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January 21, 2018

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Living Las Vegas:

Now 90, twin sisters back together under one roof, loving and living life


Sam Morris

Twins Velma McKenney, left, and Thelma Woods celebrate their 90th birthday with family and friends Saturday, July 28, 2012.

Thelma and Velma: 90-Year-Old Twins

Twins Thelma Woods, left, and Velma McKenney celebrate their 90th birthday Saturday, July 28, 2012. Launch slideshow »

It was a simple question: Who is the prettier twin?

“Me,” Thelma Woods said without a skipping a beat.

“Oh, shoot!” said her twin sister, Velma McKenney. “Why you think that? And we look alike.”

Las Vegas residents Woods and McKenney, who both turned 90 on Saturday, share more than their appearance. The twins grew up during the Great Depression, followed the civil rights movement closely and lived to see the nation’s first black president.

They grew up in New Orleans during a time when the banks closed and finances were tight. But there would always be enough food on the table for family and friends.

“It could be beans and rice,” McKenney said of their Depression-era diet. “Or cabbage and rice, or meatballs and rice.”

Although they can afford more than rice now, the twins keep the tradition, making sure their home is stocked with food for people who visit.

At school, the twins were almost indistinguishable, wearing identical outfits every day. That also got them into trouble.

One day, the teacher directed a question to Woods but McKenney stood up instead to answer it. McKenney did not know the answer, and Woods received a zero on her grade. The teacher found out about the switch, and the twins were placed in separate classrooms.

Another time, McKenney’s boyfriend came over to her house. Mistaking Woods for his date, the boy gave Woods a kiss on the cheek and was surprised by the confused response.

Both twins married veterans of World War II. Woods would have seven children, 10 grandchildren and seven great-grandchildren. McKenney had one child, two granddaughters and one great-granddaughter.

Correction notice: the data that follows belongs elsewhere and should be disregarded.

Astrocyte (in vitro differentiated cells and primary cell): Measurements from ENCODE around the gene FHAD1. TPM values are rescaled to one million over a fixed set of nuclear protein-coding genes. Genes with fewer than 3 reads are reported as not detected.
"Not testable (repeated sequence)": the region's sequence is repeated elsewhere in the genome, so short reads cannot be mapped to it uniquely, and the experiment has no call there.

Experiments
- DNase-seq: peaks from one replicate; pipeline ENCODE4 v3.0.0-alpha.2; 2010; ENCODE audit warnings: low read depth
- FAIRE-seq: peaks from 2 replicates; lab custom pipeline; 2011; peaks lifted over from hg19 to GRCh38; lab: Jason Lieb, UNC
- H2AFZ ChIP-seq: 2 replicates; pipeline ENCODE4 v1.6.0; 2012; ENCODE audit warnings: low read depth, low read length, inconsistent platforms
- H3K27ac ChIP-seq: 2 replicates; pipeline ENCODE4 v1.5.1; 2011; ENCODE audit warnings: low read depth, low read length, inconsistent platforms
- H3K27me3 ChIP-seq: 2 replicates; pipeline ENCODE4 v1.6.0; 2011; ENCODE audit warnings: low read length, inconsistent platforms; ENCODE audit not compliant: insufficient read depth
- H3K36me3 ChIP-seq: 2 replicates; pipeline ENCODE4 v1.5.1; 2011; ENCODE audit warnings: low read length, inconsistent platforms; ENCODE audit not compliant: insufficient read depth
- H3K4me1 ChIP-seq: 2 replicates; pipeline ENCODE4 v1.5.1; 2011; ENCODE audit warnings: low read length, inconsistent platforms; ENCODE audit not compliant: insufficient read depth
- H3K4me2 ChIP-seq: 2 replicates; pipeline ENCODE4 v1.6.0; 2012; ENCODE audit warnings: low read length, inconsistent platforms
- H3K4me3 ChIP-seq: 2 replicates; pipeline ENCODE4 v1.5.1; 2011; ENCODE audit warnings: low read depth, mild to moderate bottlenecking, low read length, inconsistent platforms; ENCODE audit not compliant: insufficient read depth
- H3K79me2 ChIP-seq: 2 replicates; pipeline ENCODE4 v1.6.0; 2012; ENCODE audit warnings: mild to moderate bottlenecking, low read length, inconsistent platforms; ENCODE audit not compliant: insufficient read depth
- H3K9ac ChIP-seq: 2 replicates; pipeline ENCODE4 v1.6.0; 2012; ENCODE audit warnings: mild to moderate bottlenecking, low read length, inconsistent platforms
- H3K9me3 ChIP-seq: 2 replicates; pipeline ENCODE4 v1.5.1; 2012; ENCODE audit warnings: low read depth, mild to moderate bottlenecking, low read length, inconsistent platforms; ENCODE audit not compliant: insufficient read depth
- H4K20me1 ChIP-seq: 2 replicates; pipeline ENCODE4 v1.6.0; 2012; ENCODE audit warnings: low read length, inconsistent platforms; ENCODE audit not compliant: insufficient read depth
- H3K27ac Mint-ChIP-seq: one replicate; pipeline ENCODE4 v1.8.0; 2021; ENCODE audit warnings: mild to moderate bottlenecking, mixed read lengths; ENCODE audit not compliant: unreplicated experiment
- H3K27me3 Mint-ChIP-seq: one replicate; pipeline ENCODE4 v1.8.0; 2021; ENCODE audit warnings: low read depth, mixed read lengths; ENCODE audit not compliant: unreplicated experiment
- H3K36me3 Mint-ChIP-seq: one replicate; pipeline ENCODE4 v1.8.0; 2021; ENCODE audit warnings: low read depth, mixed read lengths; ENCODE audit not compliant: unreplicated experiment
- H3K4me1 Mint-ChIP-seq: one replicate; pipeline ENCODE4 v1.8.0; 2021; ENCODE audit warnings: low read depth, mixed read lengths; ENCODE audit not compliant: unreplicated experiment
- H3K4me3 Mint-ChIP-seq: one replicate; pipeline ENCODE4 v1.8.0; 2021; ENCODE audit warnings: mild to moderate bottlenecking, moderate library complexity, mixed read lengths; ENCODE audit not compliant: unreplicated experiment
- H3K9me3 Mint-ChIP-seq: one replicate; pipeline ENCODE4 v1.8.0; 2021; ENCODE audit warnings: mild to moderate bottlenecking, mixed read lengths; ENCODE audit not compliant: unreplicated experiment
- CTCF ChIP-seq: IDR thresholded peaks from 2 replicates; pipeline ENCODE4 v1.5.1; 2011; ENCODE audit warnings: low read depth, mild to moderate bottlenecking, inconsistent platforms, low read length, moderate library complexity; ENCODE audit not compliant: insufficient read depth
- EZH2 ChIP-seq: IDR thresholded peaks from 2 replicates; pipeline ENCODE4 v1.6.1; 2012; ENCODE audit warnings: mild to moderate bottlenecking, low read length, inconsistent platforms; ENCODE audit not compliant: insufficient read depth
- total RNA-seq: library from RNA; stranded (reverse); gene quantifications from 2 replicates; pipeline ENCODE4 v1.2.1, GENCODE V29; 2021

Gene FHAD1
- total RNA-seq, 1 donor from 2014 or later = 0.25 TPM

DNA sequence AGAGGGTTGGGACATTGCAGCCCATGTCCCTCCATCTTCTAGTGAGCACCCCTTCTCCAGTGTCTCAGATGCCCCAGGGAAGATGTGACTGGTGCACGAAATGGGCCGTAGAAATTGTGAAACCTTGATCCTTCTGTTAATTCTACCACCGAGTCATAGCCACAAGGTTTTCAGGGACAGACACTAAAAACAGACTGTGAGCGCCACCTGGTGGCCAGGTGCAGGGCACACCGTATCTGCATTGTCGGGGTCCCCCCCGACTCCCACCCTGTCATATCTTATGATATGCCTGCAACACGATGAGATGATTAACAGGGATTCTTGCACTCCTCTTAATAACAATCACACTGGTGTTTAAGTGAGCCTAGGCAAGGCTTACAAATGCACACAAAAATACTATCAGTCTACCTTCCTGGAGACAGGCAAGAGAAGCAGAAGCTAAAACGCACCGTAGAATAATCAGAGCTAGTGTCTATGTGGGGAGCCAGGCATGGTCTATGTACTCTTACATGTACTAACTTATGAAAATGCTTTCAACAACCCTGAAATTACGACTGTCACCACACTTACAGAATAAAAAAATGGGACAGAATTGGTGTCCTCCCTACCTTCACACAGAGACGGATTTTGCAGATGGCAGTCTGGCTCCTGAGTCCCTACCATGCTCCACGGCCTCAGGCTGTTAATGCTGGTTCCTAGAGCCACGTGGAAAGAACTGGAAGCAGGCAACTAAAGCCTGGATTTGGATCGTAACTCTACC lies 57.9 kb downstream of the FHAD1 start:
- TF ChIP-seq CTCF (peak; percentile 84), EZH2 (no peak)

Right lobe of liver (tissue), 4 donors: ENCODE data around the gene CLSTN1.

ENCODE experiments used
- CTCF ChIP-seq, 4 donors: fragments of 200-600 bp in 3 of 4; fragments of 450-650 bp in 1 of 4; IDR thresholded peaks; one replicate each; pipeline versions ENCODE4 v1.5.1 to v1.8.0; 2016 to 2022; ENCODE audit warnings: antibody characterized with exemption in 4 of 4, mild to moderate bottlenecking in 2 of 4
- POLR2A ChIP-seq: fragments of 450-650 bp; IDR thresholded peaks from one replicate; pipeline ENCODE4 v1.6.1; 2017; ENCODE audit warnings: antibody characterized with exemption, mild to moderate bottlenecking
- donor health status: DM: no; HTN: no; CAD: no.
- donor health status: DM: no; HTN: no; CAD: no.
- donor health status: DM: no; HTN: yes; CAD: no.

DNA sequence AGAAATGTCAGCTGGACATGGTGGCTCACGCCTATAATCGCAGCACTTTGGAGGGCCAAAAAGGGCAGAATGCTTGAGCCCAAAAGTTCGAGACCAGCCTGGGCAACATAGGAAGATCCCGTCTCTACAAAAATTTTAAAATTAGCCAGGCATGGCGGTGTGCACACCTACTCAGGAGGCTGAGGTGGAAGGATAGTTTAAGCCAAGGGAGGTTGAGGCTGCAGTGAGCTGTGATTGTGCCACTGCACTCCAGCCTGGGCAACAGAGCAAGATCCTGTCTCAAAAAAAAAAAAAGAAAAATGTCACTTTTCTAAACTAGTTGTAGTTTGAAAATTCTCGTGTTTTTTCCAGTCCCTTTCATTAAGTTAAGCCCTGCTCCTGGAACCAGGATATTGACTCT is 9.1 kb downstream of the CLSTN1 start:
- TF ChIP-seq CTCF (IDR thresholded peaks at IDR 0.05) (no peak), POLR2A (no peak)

Growing up in the segregated South, it was unthinkable for the twins to mingle with white people. They would sit upstairs in theaters, where the heat would rise, while the white people sat below.

McKenney said she never owned a bathing suit, and by the time the beaches were desegregated, she no longer had the desire to go.

For the most part, the twins kept a low profile during the civil rights movement while keeping up with the news and hoping for change.

“We didn’t have trouble because we didn’t make trouble,” Woods said.

In 1951, Woods moved with her family to Basilone Homes, a veterans housing project in Los Angeles. McKenney and her family followed not long after.

The first election the twins took interest in was in 1960, when John F. Kennedy ran for president. The twins had not been allowed to vote in New Orleans, but as proud Democrats, they supported Kennedy. Finally, they had a president who supported black people, they felt.

McKenney remembers the day Kennedy died. She was working at a sewing factory, and the workers were let out for the day. She returned home to find her family by the television, distraught about the news. They later would hear about the assassinations of Robert F. Kennedy and Martin Luther King Jr., pioneers in the civil rights movement.

In 1992, Los Angeles erupted in riots after the acquittal of four police officers in the beating of Rodney King. Fortunately for the twins, their neighborhood was spared from the violence and destruction, and they stayed away from the rioting.

They see the same pattern emerging with the upcoming trial in Florida of George Zimmerman, who is accused of shooting and killing Trayvon Martin, an unarmed black teenager. If Zimmerman is acquitted, McKenney said, rioting could occur again.

In 2004, the twins, who had already spent most of their lives together, decided to move to Las Vegas.

“We love Vegas,” Woods said. “The only thing I find fault with Vegas: Every morning you hear of so many accidents, so many killings, shootings.”

After their husbands died, the twins moved under the same roof. Their bond remains as strong as ever.

One day, McKenney went to the supermarket but felt terrible about leaving Woods. She returned early and found Woods, who is diabetic, lying on the floor. McKenney called 911.

“If I hadn’t come back in time, she’d be dead,” McKenney said.

Not everything about the twins is the same. During the 2008 Democratic presidential primary, Woods supported Barack Obama’s candidacy from the beginning. McKenney was leaning toward Hillary Clinton and had to be persuaded to support Obama.

“Oh lawd, it was a thrill!” Woods said of Obama’s election. “It was really making history.”

Tears streamed down Woods’ face that night, but McKenney, less sentimental, just felt happy. Their only regret was that their husbands were not alive to see the day.

“We fuss, but then the next minute, we’re speaking,” Woods said. “We think alike. I can almost, sometimes, think what she’s thinking.”

The twins’ journey through life has been a study of parallels, from the Great Depression to the global recession, from Rodney King to Trayvon Martin, from John F. Kennedy to Barack Obama.

They credit their longevity to abstaining from drinking and smoking, as well as a diet rich in rice.

And most important, they have their family — and each other — to live for.

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